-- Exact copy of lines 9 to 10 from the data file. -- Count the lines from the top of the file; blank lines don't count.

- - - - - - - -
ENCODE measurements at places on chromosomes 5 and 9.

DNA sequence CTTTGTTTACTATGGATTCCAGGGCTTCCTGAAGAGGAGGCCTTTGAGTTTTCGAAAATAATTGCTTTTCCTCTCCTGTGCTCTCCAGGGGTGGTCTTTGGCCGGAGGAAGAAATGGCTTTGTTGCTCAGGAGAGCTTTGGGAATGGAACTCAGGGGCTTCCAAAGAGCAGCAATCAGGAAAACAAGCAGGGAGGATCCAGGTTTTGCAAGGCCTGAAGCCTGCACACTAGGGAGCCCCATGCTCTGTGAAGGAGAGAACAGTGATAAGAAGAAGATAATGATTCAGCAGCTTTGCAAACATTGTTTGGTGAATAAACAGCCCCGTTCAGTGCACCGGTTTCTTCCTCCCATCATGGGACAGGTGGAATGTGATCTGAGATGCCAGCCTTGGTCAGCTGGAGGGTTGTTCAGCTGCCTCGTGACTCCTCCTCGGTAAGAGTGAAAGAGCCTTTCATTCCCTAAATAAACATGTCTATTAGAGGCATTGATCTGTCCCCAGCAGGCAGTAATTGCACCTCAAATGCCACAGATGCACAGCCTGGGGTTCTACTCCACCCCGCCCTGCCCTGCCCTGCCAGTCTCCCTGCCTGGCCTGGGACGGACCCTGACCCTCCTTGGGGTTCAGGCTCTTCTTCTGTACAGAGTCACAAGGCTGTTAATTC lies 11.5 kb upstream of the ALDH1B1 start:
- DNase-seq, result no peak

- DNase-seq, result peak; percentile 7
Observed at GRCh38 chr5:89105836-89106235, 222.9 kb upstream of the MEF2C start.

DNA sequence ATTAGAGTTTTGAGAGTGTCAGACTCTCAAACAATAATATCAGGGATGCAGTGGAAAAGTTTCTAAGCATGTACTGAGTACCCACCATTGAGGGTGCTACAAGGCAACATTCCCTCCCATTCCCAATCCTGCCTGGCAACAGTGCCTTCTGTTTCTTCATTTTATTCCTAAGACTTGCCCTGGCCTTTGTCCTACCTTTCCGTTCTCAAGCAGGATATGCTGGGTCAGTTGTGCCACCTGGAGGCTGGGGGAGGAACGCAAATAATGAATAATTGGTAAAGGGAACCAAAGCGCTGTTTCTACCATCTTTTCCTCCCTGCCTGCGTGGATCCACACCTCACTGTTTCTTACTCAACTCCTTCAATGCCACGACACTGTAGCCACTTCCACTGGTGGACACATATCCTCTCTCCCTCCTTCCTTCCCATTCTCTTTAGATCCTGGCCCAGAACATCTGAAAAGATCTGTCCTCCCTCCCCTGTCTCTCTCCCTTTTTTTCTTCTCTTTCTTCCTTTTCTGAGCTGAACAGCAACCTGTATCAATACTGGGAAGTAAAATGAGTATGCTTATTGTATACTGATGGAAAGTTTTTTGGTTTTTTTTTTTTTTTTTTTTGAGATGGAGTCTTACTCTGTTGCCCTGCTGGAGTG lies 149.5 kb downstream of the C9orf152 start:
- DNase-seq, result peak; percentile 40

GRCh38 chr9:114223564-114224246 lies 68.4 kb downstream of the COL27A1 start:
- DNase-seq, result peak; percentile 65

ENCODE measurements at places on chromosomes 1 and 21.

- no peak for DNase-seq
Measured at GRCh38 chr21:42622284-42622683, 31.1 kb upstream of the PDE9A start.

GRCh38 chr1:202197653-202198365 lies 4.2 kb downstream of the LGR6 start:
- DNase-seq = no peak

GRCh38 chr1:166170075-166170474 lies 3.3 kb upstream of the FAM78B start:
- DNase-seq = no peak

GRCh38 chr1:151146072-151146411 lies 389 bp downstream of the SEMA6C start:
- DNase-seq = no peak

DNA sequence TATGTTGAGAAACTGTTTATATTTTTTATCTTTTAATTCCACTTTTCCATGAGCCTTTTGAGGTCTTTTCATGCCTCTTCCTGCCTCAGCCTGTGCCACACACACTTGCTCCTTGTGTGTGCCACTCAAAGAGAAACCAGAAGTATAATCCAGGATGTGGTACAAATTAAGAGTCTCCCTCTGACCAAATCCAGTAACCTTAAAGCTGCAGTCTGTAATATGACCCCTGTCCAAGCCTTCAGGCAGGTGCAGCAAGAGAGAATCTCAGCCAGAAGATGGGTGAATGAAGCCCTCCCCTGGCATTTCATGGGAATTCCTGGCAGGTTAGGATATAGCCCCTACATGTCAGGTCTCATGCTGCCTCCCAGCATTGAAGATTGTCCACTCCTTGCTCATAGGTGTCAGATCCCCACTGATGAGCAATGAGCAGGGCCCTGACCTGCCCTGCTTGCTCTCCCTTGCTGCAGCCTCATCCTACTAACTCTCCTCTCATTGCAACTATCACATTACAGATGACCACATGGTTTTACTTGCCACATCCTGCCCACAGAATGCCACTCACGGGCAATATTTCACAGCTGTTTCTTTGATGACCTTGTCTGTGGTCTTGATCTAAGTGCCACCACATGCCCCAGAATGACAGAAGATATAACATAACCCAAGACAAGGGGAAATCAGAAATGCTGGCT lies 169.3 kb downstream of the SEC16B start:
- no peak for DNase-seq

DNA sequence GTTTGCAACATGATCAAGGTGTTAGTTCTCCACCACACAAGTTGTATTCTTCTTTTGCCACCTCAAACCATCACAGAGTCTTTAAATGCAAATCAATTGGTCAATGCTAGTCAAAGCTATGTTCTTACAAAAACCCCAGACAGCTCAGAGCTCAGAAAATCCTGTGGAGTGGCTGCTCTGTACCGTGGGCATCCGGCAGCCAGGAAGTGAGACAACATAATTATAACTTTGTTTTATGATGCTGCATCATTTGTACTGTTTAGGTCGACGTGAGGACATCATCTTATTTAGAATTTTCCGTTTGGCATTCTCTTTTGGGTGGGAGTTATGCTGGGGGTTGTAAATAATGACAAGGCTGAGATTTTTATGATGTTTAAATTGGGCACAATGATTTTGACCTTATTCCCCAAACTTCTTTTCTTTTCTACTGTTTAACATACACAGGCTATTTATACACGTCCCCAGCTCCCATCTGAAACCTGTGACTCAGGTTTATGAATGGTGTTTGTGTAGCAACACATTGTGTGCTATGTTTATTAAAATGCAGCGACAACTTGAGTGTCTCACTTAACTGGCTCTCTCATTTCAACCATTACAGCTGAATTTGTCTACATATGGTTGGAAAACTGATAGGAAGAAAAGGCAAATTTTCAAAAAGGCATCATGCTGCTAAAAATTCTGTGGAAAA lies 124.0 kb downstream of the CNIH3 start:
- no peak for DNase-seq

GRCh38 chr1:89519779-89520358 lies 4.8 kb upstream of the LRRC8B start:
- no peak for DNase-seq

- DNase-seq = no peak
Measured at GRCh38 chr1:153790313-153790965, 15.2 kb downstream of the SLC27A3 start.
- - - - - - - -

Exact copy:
- DNase-seq, result peak; percentile 65

ENCODE measurements at places on chromosomes 1 and 21.